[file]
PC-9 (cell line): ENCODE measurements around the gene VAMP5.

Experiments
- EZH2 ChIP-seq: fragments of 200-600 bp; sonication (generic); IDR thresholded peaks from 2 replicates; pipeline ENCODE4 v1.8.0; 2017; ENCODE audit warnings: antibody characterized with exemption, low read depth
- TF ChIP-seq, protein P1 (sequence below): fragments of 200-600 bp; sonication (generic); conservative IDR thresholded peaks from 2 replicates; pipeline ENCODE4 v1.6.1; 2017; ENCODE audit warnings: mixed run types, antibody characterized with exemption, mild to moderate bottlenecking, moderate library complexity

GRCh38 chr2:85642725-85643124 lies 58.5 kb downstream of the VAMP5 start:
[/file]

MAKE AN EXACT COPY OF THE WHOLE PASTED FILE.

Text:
PC-9 (cell line): ENCODE measurements around the gene VAMP5.

Experiments
- EZH2 ChIP-seq: fragments of 200-600 bp; sonication (generic); IDR thresholded peaks from 2 replicates; pipeline ENCODE4 v1.8.0; 2017; ENCODE audit warnings: antibody characterized with exemption, low read depth
- TF ChIP-seq, protein P1 (sequence below): fragments of 200-600 bp; sonication (generic); conservative IDR thresholded peaks from 2 replicates; pipeline ENCODE4 v1.6.1; 2017; ENCODE audit warnings: mixed run types, antibody characterized with exemption, mild to moderate bottlenecking, moderate library complexity

GRCh38 chr2:85642725-85643124 lies 58.5 kb downstream of the VAMP5 start: